Sunday, November 18, 2007
Okay, I'm getting into the swing of things here. In between attending the last soccer game of the season, admiring stacks of drawings, and trying to complete a deadline that is not going away no matter how much I ignore it, I have begun thinking about Thanksgiving.
This is what I am thinking: I love Thanksgiving. I love that it is non-denominational. I love that it is about food. And I especially love that it is structured but infinitely flexible, so that feta cheese and grape leaves, or curried lentils, or pineapple chutney or okra or cornbread or maple syrup or oysters, or any other regional specialty or family tradition can find a place next to the turkey. It's one of the only times when we actually are expected to dig up old family recipes and look around at our local landscape for food ideas.
And even if we don't have so many family recipes we want to use (like if you're deciding to give up the marshmallows or the can of fried onions, for example), we can trade and borrow and steal with friends.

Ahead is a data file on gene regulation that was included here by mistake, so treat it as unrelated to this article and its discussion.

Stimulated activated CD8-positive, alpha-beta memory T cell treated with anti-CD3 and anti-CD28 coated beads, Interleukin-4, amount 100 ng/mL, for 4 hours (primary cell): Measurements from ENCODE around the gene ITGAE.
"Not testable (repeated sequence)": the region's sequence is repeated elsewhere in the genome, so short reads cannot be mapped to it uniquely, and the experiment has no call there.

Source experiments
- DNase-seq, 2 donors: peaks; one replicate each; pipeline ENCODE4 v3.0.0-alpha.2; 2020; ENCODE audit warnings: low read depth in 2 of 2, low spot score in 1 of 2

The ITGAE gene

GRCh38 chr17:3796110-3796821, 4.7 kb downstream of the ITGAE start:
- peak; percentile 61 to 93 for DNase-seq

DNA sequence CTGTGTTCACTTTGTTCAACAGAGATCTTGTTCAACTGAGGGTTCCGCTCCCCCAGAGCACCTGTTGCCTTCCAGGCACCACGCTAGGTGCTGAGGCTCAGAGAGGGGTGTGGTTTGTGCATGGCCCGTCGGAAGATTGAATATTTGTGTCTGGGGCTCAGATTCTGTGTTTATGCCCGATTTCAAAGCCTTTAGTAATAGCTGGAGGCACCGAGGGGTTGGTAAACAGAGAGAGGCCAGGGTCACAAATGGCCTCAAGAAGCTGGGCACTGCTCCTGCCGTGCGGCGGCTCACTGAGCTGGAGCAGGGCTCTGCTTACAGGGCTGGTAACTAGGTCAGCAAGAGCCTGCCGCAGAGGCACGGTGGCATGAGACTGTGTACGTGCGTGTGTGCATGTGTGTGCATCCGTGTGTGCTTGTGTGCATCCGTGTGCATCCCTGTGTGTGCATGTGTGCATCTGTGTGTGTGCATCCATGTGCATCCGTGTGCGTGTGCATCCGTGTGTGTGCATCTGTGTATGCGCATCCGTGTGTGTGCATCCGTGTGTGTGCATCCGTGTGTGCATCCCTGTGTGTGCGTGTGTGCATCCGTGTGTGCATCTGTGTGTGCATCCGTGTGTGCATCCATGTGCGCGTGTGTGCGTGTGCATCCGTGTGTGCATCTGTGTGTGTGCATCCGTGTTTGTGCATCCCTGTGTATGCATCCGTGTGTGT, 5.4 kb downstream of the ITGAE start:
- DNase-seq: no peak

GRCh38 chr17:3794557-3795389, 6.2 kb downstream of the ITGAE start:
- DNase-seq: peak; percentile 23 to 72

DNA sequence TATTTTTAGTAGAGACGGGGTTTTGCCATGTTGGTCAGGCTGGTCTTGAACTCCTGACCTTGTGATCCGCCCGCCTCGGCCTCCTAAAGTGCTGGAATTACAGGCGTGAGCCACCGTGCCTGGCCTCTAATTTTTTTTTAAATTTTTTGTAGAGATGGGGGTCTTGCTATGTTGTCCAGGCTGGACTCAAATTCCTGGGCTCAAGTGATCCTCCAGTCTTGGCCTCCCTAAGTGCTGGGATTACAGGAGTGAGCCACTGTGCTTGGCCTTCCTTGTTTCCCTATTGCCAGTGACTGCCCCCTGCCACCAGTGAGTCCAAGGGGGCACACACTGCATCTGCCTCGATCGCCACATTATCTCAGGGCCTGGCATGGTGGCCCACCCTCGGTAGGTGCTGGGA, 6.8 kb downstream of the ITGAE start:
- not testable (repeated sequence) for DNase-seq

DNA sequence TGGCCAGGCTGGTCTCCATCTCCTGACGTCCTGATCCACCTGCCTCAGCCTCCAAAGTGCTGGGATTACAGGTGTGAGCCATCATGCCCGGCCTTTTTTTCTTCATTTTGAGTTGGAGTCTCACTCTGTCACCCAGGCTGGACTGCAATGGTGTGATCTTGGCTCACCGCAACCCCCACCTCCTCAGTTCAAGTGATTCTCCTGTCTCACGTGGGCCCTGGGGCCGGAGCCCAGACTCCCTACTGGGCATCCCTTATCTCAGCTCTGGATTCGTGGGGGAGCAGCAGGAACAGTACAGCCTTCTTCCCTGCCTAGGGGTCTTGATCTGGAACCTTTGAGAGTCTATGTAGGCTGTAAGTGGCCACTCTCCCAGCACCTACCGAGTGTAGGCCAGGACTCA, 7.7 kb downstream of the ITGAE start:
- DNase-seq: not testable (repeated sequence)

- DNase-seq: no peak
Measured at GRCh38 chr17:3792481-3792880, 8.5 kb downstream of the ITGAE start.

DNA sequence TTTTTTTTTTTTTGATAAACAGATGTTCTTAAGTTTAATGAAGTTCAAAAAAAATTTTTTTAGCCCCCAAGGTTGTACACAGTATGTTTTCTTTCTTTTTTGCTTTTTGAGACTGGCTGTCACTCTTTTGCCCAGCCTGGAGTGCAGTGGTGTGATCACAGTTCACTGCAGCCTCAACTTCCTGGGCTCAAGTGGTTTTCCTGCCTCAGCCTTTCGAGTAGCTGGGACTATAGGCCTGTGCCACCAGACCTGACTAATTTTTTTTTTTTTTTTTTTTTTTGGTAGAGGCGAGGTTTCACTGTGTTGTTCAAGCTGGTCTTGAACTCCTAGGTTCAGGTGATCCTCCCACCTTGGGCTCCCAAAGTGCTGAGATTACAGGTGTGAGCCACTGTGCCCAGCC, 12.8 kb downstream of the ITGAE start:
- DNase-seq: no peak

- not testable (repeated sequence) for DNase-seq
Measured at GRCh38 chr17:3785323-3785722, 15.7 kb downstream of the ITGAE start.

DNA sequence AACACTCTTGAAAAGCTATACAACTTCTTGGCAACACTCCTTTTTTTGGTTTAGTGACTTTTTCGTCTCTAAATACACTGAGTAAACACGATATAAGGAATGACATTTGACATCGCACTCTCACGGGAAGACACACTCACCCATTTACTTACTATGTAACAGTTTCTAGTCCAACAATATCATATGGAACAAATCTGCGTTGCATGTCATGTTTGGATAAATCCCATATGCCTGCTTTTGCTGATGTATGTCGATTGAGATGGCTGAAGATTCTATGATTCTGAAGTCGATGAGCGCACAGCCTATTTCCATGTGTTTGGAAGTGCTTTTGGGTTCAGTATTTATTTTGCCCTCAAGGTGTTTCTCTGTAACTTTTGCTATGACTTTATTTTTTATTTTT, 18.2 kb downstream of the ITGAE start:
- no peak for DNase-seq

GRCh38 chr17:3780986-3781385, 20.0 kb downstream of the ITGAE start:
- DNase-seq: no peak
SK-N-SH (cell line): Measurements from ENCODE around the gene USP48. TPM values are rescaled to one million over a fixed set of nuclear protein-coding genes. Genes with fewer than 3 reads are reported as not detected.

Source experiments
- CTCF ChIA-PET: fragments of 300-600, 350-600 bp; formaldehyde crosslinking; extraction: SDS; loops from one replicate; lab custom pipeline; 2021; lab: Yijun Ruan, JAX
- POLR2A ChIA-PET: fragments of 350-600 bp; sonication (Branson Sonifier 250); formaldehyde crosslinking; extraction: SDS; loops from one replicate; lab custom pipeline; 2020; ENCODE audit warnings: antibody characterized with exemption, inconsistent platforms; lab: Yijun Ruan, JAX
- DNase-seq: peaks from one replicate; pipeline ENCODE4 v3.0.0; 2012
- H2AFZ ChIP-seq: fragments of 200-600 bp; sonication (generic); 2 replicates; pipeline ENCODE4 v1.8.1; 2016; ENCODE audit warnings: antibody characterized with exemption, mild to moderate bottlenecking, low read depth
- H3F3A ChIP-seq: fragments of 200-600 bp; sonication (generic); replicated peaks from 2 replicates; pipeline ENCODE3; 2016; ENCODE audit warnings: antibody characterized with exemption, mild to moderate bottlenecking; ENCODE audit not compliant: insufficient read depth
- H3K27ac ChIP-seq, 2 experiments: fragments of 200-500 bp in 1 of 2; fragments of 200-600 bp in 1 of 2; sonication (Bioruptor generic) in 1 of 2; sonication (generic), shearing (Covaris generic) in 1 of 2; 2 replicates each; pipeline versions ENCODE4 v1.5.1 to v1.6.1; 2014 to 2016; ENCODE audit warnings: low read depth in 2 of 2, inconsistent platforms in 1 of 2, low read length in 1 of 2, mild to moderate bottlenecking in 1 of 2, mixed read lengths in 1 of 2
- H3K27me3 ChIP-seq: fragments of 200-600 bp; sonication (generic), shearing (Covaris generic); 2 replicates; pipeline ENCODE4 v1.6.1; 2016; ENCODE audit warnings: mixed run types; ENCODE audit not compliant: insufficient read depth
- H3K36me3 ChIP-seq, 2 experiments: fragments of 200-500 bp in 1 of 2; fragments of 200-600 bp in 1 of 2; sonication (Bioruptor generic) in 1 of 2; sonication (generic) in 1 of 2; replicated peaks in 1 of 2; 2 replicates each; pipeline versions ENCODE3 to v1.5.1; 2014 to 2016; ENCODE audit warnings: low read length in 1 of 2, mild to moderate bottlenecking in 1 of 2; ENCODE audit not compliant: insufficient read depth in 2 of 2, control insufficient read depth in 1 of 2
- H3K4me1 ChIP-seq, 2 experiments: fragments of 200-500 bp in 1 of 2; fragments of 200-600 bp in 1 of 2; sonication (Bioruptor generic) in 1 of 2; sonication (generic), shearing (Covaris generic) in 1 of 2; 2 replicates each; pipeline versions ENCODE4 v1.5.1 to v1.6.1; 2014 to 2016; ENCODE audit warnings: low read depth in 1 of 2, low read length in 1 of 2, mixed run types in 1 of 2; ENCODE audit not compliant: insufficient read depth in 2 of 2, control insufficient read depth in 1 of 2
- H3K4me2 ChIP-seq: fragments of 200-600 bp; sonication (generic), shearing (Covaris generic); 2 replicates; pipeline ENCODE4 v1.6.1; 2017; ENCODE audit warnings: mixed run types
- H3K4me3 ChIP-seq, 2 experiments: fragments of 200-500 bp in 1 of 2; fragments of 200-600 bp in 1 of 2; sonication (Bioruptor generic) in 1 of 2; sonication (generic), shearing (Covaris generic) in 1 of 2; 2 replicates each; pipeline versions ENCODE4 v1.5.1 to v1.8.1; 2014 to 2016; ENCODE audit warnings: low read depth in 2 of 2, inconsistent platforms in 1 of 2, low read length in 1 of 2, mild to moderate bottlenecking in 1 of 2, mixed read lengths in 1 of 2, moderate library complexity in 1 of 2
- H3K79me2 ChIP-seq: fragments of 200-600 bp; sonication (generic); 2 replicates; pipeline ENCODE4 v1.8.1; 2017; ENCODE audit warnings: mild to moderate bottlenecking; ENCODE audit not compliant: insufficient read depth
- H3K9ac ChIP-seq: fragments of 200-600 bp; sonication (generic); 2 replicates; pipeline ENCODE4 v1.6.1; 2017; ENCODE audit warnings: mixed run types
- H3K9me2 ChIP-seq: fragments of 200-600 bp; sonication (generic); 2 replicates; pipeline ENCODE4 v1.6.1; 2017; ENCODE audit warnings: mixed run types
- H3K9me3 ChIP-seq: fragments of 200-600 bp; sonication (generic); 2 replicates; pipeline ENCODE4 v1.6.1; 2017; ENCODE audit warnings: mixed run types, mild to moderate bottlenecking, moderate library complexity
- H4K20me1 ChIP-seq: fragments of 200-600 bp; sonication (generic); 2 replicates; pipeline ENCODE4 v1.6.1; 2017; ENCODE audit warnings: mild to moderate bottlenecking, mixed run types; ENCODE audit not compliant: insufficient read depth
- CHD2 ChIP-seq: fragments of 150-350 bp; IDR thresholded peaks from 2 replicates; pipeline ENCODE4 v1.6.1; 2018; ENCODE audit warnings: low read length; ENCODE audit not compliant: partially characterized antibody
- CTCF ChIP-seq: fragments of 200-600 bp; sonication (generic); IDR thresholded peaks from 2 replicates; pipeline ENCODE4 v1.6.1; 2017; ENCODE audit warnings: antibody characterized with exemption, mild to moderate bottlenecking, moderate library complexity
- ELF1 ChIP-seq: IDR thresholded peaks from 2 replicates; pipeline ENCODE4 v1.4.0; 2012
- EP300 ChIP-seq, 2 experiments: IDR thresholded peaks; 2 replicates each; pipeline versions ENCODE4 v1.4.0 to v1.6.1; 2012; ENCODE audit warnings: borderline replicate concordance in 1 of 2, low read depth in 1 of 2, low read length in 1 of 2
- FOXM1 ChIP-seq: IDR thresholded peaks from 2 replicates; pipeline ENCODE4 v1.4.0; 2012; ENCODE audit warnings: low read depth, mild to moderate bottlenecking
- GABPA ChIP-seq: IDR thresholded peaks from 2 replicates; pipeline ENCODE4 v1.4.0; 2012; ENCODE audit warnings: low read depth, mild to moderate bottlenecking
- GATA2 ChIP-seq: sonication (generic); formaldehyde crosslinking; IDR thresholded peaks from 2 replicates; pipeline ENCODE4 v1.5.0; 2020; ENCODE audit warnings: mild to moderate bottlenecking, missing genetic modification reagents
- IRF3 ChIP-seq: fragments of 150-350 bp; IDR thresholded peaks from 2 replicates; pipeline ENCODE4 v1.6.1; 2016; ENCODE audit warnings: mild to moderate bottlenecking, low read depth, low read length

For example, I was at my friend Sarah's house the other night. Without breaking conversation stride and while co-managing our daughters' playdate -- three girls between us, who wanted to do things like create a trampoline at the bottom of the stairs -- she managed to make carrot-leek soup, pumpkin pie and spaghetti with spaghetti sauce. It was all homemade and delicious, but I what I loved most was her effortless approach to baking pumpkin for her pie. "The texture's much better when you bake it yourself, don't you think?"
Yes, I do, and it only takes a few minutes more work than digging the can opener out of the drawer.
I know you all already know this, and so did I, but maybe it's worth the reminder in the season of pyramids of pumpkin puree in the supermarket.
PUREE FOR PUMPKIN PIE (SO EASY)
Cut the pumkin into wedges. Place in cast iron pan. Cover with foil and bake in a 400-degree for 40-45 minutes, until soft when poked with a fork. Let cool, then scoop out seeds and peel off skin.
Puree in a food processor. Ready for pie.